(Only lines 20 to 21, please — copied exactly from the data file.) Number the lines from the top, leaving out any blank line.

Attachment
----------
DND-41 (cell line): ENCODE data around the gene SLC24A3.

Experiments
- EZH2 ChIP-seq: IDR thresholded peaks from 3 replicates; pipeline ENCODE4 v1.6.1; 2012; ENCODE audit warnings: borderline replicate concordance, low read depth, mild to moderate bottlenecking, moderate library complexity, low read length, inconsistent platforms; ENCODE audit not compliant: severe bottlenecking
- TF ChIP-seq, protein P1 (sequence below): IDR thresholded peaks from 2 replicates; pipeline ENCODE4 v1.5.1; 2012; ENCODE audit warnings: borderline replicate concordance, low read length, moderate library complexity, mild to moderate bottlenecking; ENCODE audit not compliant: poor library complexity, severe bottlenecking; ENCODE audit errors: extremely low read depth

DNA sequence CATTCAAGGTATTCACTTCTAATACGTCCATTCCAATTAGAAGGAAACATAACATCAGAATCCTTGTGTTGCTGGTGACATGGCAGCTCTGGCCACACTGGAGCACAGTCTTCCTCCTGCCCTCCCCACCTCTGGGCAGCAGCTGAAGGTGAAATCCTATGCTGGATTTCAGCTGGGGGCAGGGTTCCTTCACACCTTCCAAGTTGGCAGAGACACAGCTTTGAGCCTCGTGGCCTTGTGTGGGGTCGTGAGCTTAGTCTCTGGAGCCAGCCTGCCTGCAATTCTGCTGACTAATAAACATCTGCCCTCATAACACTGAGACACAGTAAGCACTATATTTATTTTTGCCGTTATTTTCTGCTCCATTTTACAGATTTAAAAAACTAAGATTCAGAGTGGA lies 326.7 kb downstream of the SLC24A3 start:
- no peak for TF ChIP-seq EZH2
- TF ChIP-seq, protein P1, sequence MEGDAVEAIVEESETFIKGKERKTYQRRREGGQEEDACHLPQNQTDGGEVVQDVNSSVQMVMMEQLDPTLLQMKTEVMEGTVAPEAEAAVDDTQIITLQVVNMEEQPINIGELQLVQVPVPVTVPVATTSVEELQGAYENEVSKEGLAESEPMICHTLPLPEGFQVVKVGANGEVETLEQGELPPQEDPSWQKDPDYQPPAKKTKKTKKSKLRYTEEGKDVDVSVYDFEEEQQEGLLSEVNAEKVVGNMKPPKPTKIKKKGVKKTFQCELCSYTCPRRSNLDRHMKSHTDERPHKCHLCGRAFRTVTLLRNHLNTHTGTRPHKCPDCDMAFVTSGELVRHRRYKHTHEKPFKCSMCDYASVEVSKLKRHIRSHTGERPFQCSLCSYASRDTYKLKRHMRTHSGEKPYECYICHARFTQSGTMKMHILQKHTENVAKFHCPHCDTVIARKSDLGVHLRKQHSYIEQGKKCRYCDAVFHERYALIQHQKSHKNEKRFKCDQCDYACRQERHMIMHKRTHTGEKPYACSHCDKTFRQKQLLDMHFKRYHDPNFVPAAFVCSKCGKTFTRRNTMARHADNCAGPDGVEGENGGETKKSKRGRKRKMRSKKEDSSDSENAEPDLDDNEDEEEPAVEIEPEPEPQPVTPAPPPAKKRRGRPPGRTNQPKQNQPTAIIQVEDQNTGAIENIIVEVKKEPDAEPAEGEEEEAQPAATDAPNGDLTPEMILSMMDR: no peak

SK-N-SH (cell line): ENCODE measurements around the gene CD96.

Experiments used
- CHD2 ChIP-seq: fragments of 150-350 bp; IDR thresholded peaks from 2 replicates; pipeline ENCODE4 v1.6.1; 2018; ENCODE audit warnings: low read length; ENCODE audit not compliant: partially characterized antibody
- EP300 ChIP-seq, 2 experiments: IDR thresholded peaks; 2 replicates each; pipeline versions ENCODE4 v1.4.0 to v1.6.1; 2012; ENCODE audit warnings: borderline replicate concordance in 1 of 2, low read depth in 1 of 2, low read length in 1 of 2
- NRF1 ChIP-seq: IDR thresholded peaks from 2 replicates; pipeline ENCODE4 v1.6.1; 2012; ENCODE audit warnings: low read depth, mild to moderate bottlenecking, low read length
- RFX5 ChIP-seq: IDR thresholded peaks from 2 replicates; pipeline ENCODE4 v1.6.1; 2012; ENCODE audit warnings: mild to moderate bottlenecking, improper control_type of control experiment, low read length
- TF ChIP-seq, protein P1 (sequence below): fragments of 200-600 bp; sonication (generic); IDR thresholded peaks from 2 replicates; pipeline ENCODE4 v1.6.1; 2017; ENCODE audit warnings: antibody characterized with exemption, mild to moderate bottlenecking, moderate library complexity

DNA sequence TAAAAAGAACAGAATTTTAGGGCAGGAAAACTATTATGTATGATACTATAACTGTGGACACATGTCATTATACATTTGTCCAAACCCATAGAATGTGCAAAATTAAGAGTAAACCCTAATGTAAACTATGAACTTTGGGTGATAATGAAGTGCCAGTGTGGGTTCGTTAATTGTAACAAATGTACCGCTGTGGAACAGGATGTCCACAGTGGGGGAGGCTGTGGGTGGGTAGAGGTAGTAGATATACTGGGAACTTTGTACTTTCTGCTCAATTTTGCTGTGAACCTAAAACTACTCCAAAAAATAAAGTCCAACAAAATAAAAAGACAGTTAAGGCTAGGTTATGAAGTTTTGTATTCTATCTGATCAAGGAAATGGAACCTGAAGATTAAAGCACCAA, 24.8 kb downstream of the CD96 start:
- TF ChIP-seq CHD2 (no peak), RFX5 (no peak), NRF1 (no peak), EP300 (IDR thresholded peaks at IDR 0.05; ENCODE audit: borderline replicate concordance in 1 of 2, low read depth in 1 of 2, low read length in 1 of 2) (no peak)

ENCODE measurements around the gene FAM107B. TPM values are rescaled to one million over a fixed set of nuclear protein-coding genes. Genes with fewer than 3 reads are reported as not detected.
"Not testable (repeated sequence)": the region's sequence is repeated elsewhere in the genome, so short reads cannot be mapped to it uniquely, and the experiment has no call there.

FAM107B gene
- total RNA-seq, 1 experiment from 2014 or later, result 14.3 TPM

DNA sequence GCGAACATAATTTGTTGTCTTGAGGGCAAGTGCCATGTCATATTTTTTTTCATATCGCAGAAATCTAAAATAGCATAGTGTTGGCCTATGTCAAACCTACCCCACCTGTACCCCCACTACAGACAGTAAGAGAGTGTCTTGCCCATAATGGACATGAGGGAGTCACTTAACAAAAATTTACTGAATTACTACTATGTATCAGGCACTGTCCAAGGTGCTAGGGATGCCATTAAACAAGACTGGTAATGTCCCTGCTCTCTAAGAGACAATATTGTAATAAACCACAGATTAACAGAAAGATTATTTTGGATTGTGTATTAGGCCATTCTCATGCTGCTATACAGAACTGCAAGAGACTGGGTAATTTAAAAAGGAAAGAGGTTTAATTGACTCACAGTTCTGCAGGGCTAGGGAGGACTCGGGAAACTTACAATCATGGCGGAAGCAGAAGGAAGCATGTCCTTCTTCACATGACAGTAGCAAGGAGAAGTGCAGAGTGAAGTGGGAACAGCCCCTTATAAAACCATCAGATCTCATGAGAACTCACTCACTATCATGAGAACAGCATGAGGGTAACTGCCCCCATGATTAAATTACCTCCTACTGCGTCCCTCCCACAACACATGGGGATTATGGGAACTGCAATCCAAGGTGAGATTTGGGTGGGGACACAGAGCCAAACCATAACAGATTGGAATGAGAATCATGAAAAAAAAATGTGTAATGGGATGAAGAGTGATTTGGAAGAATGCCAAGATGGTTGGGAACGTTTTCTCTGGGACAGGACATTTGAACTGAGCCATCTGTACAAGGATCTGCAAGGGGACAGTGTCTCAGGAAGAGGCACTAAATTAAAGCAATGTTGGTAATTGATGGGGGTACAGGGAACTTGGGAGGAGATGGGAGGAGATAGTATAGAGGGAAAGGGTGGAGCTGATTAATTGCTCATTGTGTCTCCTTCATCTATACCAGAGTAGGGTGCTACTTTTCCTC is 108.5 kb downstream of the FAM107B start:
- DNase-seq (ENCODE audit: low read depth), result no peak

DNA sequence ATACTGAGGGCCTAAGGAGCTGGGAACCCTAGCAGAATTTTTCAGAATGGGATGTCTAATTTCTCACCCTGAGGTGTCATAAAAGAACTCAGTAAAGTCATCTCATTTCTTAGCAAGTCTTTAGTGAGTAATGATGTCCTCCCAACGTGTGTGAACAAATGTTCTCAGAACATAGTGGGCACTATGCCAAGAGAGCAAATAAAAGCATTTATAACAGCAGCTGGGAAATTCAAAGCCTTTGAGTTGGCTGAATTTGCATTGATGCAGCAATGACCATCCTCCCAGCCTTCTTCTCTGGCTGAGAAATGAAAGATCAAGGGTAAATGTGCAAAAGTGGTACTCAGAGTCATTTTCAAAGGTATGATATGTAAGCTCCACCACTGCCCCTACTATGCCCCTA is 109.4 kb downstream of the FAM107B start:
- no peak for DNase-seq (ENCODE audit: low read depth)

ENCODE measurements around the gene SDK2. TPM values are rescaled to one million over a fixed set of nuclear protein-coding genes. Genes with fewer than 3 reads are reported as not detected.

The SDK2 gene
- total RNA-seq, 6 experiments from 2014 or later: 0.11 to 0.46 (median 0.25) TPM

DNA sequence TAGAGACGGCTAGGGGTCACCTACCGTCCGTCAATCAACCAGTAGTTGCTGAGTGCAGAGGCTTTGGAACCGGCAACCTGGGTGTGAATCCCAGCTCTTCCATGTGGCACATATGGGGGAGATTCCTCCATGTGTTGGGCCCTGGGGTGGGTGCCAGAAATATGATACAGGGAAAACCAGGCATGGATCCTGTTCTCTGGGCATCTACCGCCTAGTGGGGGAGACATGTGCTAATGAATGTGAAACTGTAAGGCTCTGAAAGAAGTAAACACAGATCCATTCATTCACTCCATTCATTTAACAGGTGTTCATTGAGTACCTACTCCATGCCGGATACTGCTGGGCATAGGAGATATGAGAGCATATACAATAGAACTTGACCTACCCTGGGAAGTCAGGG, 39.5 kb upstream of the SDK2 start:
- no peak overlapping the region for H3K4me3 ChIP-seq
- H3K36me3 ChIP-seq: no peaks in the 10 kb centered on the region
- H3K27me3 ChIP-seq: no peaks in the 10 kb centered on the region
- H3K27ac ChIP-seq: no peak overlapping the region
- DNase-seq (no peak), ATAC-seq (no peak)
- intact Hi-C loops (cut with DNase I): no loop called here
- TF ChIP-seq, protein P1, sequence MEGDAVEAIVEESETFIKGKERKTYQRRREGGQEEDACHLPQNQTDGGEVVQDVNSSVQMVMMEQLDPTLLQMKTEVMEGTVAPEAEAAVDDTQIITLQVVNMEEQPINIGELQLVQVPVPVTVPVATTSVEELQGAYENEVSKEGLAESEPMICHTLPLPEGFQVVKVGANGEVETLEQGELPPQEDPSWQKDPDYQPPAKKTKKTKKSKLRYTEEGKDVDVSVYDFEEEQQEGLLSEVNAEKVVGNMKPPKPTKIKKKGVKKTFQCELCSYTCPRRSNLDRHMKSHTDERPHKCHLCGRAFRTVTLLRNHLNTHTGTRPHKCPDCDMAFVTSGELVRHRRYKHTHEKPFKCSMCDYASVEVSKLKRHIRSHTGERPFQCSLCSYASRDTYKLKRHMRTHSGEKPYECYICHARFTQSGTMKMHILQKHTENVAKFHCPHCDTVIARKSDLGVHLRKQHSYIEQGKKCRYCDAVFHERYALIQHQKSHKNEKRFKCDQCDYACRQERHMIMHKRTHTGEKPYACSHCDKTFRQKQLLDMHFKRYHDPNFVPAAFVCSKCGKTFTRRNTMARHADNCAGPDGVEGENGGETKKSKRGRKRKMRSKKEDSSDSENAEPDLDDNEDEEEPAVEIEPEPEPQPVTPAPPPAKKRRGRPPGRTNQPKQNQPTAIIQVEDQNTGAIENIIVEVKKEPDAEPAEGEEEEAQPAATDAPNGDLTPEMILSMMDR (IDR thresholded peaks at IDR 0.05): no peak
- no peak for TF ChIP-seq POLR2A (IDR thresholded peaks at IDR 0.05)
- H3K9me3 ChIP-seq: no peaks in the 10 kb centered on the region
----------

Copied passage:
- total RNA-seq, 1 experiment from 2014 or later, result 14.3 TPM

DNA sequence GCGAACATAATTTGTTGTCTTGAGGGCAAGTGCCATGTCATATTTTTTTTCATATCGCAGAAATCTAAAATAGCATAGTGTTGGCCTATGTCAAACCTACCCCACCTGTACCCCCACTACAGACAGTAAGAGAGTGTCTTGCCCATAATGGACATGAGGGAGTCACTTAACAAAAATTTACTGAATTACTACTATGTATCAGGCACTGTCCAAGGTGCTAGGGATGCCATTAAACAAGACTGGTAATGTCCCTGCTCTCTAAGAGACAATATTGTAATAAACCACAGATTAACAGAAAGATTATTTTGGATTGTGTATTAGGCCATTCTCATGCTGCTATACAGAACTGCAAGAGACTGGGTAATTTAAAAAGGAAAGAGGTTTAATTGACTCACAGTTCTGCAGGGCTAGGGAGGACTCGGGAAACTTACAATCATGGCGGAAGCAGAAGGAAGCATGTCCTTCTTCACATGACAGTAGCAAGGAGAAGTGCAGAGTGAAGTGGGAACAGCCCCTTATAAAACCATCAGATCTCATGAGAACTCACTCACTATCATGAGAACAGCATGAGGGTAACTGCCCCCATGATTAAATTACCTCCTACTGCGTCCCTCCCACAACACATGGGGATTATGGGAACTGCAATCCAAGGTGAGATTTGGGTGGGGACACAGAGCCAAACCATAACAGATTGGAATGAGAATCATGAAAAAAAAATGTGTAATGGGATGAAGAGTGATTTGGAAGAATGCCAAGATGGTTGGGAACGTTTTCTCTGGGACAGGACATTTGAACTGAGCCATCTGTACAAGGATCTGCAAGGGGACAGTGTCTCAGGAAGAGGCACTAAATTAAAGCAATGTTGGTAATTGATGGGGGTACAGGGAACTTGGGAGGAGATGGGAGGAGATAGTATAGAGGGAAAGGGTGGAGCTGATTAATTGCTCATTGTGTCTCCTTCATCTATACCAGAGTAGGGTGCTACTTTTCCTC is 108.5 kb downstream of the FAM107B start: